Saving Brazil's Most Endangered Amazon Parrot
The Rare Species Conservatory Foundation has produced a short film telling the story of their conservation efforts, and showing their hand-raising of baby Red-browed Amazons.
Amazon parrots belong to the genus Amazona, which comprises 26 species of parrots native to the New World. The Red-browed Amazon Parrot (Amazona rhodocorytha) is Brazil's most endangered Amazon parrot.
Once a very common species, the Red-browed Amazon was found in the forests of the Atlantic coast of South America – the east coast of Brazil. They flocked in their thousands just a hundred years ago. But their coastal habitat was taken and developed by man, and, being very popular as companion birds, they were traded and exported into near extinction.
The Red-browed Amazon parrot was featured on the cover of Rosemary Low's 1984 classic, Endangered Parrots. She wrote: “Were there as many as one dozen pairs in captivity there would be at least some spark of hope for the future of the Red-browed Amazon. Instead, there is none.”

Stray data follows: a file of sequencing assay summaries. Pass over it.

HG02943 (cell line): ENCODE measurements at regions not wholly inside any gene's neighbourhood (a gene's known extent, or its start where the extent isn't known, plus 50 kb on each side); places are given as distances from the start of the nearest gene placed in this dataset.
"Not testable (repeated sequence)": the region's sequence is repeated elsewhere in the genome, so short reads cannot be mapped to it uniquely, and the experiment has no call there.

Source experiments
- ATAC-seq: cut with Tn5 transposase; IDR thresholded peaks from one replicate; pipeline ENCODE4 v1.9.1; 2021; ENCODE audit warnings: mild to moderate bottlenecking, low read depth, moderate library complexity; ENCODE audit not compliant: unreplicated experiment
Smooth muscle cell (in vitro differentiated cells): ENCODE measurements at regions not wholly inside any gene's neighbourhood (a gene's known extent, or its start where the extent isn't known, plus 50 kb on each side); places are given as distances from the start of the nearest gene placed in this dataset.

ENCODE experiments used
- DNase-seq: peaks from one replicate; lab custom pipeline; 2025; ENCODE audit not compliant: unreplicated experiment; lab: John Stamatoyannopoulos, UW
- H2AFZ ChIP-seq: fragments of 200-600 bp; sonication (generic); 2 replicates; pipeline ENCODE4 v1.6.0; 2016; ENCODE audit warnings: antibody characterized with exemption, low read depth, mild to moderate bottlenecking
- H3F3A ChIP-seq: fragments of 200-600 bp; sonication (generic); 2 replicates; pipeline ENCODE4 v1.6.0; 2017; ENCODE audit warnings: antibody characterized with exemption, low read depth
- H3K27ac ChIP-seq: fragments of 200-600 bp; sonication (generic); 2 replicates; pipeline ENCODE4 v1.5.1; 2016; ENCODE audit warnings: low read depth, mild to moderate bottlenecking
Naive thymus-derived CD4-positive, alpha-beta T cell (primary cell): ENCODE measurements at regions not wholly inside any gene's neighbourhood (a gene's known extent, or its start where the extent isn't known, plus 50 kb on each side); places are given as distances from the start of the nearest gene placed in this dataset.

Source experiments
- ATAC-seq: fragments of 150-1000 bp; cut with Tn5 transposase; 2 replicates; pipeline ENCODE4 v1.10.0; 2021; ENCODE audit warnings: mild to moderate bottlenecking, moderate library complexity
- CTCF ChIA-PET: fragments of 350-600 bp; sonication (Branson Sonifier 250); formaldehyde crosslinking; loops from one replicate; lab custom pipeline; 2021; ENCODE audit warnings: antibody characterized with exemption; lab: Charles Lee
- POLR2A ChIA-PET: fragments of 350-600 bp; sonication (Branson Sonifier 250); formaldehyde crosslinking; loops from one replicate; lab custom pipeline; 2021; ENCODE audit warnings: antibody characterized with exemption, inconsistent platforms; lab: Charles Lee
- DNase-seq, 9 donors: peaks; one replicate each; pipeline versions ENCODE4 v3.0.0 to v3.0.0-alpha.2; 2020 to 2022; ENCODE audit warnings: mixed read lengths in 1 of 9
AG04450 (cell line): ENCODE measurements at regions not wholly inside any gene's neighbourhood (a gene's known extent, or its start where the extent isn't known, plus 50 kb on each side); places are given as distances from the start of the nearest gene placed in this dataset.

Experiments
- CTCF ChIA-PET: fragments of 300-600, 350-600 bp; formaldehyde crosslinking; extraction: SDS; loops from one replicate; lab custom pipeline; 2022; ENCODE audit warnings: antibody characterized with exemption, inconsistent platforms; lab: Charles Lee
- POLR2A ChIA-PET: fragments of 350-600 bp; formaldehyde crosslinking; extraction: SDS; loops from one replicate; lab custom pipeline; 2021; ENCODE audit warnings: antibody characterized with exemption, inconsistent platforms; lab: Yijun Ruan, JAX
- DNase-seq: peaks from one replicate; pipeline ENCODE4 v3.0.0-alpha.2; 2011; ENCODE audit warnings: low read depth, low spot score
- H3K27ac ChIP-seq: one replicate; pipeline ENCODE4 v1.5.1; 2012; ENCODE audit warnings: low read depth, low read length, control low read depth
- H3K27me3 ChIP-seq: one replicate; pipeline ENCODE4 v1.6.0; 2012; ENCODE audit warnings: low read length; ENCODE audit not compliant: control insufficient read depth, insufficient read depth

In 1988, the Rare Species Conservatory Foundation obtained 11 unrelated founder birds which had been kept in captivity in North America. These birds, 3 males and 8 females, had been smuggled from Brazil in the late 70s and 80s. They were brought to the RSCF's breeding facility in south Florida.
This is their story:
Hint: Once the video is playing, click on the 'Full screen' icon in the lower left-hand corner to watch the film full-screen.